“She was a tall, attractive young lady. She didn’t speak much, as I remember, but she was…”
Fifty years and nine eternities in doom later, The Abominable Dr. Phibes, Robert Fuest’s magnificently gruesome art deco horror comedy, remains in fashion. No passage of time could rob the film of its abiding style and cultural impact; the moldy old chestnut that “they don’t make them like this anymore” remains, in the case of Phibes, fundamentally true. The question isn’t whether or not movies like this could secure funding today, or an audience, or impress critics enough to maintain a coveted 90%+ score on Rotten Tomatoes. The reality is that horror, as a genre and as an industry, has moved on from the era that birthed The Abominable Dr. Phibes, in which an aesthetic confluence existed with the macabre and the flamboyant crossing streams.
People like elevating horror in 2021. That’s a code word for stripping horror of all that makes horror worth watching in the first place, from grimy dread to indulgent sets and costumes and, perhaps most of all, performances. Clamor rose over an Oscar nod for Toni Collette’s work in Hereditary, declared “the best of her career,” “astonishingly good” and “staggering” by critics who, having ignored horror as a genre of note, suddenly became horror journalists after the 2010s’ cresting wave of excellence brought them to the realization that horror is Good, Actually. Horror, of course, has been Good, Actually, for well over a century and change, more if one considers horror literature as horror cinema’s sire. Collette’s acting in Hereditary echoes a narrow definition of what these people consider “acting,” like Baudelaire having the last word on the craft in SNL’s “Master Thespian.”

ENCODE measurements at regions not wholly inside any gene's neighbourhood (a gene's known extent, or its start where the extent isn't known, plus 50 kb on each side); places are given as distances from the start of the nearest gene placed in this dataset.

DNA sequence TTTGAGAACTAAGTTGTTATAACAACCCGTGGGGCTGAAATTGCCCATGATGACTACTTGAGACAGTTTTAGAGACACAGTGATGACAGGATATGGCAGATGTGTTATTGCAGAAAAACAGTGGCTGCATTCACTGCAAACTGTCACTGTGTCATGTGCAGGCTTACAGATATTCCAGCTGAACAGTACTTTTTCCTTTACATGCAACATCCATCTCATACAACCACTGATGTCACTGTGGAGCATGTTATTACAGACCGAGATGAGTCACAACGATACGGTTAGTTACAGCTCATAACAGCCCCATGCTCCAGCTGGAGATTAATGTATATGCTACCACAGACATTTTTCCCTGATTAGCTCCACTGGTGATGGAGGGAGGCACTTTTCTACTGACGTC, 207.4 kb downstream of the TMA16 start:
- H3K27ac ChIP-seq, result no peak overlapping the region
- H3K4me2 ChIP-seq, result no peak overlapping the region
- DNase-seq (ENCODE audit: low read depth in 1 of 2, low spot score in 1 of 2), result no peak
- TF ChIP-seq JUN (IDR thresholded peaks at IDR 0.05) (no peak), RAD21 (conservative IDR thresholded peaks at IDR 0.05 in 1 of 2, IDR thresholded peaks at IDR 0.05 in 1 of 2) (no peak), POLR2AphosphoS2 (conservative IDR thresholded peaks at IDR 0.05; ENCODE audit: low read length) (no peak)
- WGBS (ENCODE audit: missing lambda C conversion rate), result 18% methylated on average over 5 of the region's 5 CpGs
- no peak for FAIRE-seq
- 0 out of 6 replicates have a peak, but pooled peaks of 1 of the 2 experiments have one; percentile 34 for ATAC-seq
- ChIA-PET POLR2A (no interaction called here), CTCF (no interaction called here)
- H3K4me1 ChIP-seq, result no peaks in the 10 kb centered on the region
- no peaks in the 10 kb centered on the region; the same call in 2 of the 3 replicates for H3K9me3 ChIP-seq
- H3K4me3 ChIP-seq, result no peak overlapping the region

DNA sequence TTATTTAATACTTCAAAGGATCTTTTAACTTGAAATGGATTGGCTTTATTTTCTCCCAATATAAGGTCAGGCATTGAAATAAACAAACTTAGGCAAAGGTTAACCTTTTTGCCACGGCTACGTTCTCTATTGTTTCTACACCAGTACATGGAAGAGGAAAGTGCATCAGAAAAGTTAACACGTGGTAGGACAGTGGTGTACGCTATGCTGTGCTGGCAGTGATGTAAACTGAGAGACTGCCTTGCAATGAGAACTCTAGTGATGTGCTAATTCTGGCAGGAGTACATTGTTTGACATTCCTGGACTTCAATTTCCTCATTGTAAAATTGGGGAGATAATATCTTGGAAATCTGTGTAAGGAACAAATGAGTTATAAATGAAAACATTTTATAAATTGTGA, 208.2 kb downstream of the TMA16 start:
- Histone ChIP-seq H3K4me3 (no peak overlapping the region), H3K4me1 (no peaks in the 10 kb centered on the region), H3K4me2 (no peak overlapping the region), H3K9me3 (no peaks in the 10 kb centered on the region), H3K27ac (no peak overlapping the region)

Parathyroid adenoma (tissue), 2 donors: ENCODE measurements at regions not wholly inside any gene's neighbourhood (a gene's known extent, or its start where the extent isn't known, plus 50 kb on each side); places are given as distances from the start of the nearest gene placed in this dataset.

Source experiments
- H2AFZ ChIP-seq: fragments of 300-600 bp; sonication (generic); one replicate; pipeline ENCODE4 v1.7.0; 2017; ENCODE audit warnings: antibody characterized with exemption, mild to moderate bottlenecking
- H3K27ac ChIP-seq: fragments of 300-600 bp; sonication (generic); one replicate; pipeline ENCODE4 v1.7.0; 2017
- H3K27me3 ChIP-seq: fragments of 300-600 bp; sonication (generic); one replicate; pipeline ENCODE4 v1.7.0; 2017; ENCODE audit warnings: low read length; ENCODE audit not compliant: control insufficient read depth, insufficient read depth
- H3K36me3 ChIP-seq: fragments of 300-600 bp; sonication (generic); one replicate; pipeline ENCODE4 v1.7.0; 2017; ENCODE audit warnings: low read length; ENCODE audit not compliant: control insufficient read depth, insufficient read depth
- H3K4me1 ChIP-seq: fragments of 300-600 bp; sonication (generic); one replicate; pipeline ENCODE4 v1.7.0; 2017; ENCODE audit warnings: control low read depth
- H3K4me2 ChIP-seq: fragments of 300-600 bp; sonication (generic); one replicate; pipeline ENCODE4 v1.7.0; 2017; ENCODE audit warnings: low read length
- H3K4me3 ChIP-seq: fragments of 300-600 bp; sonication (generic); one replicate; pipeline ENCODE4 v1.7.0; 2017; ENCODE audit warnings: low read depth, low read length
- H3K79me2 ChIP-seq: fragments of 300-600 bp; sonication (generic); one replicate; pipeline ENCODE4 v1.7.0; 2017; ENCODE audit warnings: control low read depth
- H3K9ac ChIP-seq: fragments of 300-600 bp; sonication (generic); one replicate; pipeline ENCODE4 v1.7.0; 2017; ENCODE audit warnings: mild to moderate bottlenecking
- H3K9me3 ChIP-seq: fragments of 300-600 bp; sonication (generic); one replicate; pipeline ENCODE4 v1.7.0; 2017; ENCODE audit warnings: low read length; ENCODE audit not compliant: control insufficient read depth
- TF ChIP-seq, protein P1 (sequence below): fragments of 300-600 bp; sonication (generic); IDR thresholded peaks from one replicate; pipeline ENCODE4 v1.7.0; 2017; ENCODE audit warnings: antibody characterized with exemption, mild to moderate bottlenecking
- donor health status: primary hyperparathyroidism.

Good? Maybe. But in horror, “good” comprises a broad range of techniques and approaches, from Collette to Emily Mortimer in Relic to Essie Davis in The Babadook to Vincent Price, the legend, playing Dr. Phibes with the gravity only a person with Price’s background could: poise, dignity, menace and venom, topped off with flashes of playful humor here or there to remind viewers that horror, even at its grisliest, is supposed to be fun. Dr. Phibes is having fun. It stands to reason that Price, too, is having fun. We should all be having fun. Granted, Dr. Phibes’ idea of fun is serial murder. It’s his pastime. His passion, his calling, is the organ, an instrument he commands with ardor and great skill, supplemented by his immense knowledge of musical theory and theology. These are not the implements of a killer, but that’s what makes Phibes such an unlikely culprit in the hideous deaths of seven doctors and a nurse. No one suspects the organist.